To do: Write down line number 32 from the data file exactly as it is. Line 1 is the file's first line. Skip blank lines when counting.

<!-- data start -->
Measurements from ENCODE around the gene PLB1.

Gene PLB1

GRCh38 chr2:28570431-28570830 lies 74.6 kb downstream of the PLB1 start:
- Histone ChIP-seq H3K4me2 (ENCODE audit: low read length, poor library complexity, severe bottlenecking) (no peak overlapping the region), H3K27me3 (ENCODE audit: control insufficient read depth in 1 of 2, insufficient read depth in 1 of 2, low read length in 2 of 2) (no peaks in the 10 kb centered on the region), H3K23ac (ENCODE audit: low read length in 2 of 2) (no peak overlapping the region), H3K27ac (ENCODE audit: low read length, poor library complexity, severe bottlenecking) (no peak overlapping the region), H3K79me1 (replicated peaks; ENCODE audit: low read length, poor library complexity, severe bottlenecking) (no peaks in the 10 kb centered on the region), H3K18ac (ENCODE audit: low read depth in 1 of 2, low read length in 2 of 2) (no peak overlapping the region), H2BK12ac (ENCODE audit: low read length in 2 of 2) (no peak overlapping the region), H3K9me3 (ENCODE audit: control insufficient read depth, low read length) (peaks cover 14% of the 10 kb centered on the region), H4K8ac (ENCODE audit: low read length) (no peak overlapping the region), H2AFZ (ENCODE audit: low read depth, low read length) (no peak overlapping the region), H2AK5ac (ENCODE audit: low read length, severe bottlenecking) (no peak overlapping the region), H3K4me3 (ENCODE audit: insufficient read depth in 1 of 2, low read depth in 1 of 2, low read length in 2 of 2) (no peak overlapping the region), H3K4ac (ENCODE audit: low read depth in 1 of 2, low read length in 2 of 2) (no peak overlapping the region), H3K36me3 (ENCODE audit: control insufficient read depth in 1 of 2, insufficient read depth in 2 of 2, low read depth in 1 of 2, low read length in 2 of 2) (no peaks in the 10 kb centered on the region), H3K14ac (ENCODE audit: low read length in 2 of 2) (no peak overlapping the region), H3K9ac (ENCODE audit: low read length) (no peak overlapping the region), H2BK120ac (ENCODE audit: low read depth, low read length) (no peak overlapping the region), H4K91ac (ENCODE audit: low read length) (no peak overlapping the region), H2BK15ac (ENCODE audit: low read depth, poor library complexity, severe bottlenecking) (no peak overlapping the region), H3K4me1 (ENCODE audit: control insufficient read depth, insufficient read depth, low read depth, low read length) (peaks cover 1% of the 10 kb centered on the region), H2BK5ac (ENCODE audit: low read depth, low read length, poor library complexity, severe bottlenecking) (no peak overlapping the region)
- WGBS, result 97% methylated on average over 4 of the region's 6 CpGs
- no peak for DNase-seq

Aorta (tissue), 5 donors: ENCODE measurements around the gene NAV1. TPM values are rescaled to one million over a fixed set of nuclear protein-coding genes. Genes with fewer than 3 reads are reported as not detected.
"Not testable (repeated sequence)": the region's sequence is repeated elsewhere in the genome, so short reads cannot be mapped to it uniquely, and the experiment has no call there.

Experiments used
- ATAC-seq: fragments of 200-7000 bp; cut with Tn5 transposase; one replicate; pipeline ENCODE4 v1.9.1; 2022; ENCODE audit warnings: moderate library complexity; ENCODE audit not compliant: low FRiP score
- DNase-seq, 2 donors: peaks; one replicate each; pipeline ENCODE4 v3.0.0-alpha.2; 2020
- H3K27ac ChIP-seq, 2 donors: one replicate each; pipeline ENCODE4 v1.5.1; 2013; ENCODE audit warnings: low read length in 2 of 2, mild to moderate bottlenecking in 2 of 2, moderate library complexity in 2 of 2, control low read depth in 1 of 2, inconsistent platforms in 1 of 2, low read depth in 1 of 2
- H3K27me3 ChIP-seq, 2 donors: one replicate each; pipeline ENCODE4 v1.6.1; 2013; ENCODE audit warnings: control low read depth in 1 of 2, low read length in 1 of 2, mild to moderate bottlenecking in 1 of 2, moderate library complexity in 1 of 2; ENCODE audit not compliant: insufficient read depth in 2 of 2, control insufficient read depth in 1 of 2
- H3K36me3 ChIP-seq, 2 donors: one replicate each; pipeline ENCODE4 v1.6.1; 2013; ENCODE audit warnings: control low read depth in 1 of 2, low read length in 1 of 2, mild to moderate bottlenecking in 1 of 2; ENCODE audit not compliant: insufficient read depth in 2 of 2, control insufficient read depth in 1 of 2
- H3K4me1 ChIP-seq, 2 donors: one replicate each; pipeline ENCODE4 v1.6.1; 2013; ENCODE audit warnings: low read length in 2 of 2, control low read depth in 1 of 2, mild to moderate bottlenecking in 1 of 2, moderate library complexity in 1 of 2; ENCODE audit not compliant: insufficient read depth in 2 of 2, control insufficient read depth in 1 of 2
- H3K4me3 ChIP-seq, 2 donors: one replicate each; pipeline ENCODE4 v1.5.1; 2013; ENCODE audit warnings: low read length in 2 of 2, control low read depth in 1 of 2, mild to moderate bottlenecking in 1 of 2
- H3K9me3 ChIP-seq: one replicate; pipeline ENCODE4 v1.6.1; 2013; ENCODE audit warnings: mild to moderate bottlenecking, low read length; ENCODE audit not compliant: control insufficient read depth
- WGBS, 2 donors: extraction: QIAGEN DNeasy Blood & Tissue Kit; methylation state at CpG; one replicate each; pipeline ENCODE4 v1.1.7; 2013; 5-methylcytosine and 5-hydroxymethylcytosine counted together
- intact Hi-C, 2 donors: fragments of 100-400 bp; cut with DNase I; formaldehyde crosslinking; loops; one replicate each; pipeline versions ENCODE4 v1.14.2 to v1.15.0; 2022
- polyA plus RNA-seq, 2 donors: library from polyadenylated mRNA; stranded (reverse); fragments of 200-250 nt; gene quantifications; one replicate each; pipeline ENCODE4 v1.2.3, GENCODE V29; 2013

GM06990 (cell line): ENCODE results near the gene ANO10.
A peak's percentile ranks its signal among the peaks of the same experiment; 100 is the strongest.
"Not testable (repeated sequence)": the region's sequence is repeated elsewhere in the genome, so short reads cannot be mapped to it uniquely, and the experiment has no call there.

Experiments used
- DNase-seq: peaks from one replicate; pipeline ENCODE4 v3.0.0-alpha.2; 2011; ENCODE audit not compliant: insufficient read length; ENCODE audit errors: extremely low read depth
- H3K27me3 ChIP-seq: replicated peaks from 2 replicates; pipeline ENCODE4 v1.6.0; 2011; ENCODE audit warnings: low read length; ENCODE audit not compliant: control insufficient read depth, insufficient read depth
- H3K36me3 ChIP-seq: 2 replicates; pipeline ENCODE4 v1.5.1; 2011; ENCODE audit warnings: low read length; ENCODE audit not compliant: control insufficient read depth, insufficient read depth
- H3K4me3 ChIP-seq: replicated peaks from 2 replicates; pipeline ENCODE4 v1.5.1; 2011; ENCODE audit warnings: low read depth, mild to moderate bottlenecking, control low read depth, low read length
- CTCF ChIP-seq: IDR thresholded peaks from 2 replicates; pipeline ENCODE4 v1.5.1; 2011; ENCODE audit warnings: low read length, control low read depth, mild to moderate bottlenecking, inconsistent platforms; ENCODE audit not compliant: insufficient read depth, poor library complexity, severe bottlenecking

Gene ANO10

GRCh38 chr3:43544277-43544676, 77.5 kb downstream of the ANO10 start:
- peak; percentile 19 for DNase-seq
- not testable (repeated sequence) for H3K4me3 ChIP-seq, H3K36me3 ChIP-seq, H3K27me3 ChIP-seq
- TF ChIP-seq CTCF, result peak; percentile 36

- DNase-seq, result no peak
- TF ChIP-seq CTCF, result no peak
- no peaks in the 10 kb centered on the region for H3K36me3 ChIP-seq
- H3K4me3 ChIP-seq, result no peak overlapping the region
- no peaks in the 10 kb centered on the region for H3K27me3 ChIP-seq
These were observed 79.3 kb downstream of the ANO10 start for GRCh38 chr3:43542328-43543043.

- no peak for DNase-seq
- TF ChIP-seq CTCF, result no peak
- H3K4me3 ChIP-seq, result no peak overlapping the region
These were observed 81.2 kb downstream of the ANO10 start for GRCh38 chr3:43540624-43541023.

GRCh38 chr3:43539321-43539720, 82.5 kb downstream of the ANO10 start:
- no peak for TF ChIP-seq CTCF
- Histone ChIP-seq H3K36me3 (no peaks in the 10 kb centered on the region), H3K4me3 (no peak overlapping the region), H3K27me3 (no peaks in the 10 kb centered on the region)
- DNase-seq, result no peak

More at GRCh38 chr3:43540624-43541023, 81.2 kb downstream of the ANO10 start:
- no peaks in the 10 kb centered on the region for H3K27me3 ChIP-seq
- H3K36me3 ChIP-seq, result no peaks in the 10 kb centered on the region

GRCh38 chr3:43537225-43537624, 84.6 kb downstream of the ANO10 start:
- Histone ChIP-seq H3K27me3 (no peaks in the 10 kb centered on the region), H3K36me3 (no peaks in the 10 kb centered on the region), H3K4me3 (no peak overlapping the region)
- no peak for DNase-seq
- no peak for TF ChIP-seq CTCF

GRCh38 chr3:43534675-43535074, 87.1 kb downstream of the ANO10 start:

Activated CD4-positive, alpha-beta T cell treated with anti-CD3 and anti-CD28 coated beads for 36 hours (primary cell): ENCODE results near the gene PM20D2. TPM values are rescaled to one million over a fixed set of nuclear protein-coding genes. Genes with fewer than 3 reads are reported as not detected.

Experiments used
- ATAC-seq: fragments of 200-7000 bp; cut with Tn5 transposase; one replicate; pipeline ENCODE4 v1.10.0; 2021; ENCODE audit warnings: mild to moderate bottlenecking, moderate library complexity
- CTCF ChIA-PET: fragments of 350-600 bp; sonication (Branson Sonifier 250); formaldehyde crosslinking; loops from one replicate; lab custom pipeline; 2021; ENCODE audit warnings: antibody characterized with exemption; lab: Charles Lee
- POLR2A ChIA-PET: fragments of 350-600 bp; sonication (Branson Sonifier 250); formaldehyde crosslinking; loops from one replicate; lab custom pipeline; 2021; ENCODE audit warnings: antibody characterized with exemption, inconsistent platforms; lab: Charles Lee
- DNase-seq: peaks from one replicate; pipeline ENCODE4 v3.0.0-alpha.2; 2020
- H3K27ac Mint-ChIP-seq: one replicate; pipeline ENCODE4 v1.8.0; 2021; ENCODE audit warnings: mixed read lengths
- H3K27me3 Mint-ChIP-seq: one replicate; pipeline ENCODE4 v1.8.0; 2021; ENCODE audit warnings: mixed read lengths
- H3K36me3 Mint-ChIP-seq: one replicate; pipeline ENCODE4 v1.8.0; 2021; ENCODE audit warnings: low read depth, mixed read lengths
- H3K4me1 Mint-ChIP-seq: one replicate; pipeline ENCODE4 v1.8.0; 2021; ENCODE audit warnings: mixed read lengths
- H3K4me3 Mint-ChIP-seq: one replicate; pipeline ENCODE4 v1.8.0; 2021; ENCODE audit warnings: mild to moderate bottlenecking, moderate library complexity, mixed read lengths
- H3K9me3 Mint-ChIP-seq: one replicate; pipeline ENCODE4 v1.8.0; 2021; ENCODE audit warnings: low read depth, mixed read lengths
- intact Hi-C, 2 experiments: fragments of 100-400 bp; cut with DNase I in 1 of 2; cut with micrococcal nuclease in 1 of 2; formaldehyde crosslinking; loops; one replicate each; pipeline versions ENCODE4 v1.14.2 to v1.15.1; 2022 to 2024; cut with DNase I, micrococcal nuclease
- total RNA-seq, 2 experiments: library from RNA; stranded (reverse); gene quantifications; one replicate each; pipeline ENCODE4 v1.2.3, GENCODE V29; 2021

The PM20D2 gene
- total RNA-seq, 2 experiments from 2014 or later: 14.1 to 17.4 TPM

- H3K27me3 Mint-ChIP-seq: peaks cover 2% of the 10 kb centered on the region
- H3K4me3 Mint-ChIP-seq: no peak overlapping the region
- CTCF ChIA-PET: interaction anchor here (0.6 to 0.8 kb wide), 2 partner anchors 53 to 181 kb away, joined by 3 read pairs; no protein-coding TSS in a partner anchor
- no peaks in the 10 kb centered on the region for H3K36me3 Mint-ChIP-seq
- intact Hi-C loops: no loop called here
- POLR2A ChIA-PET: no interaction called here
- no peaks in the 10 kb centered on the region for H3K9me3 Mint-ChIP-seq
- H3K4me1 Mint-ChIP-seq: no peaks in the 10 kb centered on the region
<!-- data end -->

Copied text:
- peak; percentile 19 for DNase-seq